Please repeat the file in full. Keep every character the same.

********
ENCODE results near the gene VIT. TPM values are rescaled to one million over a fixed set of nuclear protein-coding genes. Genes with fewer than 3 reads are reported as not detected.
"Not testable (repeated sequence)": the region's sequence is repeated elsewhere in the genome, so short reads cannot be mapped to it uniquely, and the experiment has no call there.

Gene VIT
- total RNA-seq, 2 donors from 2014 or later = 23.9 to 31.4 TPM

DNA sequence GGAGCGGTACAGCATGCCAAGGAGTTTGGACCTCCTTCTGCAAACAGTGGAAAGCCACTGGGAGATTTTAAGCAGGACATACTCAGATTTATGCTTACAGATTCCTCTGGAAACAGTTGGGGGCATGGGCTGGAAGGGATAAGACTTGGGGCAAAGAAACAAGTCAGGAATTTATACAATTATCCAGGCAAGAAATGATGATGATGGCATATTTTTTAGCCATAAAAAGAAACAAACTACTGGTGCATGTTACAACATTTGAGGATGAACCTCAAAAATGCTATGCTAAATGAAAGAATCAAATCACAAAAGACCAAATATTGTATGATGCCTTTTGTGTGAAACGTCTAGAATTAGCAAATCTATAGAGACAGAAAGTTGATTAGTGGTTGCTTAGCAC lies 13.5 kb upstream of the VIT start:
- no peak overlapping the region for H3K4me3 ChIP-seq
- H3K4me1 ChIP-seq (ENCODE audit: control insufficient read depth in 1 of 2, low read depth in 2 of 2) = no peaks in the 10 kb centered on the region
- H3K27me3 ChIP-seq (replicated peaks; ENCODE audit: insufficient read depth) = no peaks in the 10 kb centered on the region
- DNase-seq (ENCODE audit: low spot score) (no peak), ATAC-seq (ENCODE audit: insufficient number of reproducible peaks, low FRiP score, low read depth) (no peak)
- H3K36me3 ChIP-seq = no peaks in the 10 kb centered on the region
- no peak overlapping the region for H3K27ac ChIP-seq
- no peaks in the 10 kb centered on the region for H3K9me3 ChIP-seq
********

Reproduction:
ENCODE results near the gene VIT. TPM values are rescaled to one million over a fixed set of nuclear protein-coding genes. Genes with fewer than 3 reads are reported as not detected.
"Not testable (repeated sequence)": the region's sequence is repeated elsewhere in the genome, so short reads cannot be mapped to it uniquely, and the experiment has no call there.

Gene VIT
- total RNA-seq, 2 donors from 2014 or later = 23.9 to 31.4 TPM

DNA sequence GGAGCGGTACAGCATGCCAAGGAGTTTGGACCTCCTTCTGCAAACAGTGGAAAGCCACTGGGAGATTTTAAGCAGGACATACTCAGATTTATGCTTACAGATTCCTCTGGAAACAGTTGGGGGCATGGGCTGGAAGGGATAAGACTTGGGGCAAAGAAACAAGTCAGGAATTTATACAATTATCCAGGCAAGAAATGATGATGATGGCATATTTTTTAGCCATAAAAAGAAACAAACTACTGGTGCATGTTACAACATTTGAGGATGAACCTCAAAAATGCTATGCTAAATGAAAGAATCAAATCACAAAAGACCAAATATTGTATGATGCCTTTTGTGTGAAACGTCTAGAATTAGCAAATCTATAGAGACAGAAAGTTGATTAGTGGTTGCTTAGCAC lies 13.5 kb upstream of the VIT start:
- no peak overlapping the region for H3K4me3 ChIP-seq
- H3K4me1 ChIP-seq (ENCODE audit: control insufficient read depth in 1 of 2, low read depth in 2 of 2) = no peaks in the 10 kb centered on the region
- H3K27me3 ChIP-seq (replicated peaks; ENCODE audit: insufficient read depth) = no peaks in the 10 kb centered on the region
- DNase-seq (ENCODE audit: low spot score) (no peak), ATAC-seq (ENCODE audit: insufficient number of reproducible peaks, low FRiP score, low read depth) (no peak)
- H3K36me3 ChIP-seq = no peaks in the 10 kb centered on the region
- no peak overlapping the region for H3K27ac ChIP-seq
- no peaks in the 10 kb centered on the region for H3K9me3 ChIP-seq